Jeremiah Leavitt, III (10 February 1822 – 12 April 1878)

Contributor: jteeter Created: 1 year ago Updated: 1 year ago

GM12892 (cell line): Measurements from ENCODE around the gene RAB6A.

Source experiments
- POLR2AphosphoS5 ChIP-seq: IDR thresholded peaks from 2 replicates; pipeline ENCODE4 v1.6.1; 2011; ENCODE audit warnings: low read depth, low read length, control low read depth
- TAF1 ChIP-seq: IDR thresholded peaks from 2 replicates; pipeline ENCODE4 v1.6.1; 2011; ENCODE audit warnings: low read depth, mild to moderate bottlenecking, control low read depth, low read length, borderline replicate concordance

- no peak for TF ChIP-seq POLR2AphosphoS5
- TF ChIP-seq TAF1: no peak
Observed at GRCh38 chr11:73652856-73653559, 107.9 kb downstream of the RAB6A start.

Son of Jeremiah Leavitt and Sarah Sturdevant. Married Eliza Harrover, 1 Reb 1845, Nauvoo, Hancock, Illinois. Children - Melvina Leavitt, Emma Leavitt, Mary Ellen Leavitt, Jeremiah Leavitt, Lucy Ann Leavitt, Josiah Leavitt, Lydia Leavitt, Sarah Priscilla Leavitt, Eliza Jane Leavitt, Louise Leavitt, Joseph Smith Leavitt, Clarissa Ann Leavitt. Inscription - Jeremiah and Eliza were both led from their respective homes in Hatley, Canada and Washington D.C. by their new found faith in the Church of Jesus Christ of Latter-day Saints to Nauvoo, Illinois, where they met each other and were married Feb. 1, 1845. During a brief stay at Bonaparte, Iowa they were visted by Father Jeremiah Leavitt II who shortly after his arrival took sick and died. Mother Sarah S. Leavitt recorded: He sang, "Come Let Us Anew", as long as he had strength to sing and then wanted Eliza to sing it. "Come Let Us Anew" now stands as the Leavitt family hymn, sung on occasions of both sorrow and joy. The family moved from Bonaparte to the Kanesville area for several years. They crossed the Plains with their five children, arriving in the Salt Lake Valley on Sept. 15, 1852. From Tooele, Utah, Jeremiah was called to the Santa Clara Indian Mission on May 22, 1857. Living first in Santa Clara and then in Gunlock, they suffered great losses in the flood of 1861-62. As a result of the various struggles associated with frontier life they helped carve out the communities of Mountain Meadows, Clover and Meadow Valleys and Hebron. They finally settle back in Gunlock where Jeremiah built a home and farmed. Jeremiah was a hard-working, good man whose life was an example of faithfulness to his friends and family. Eliza's testimony of the Prophet Joseph Smith remained with her to the end. It was on the strength of both of their testimonies that they were able to faithfully bring their young family to "Zion" and to settle and survive in Utah's Dixie. Their earthly tabernacles now rest beside each other in this peaceful cemetery, and while the roots of their posterity are here in Gunlock, their descendants have since branched out in every direction. May their legacy be reflected in our lives and passed to our children for generations to come.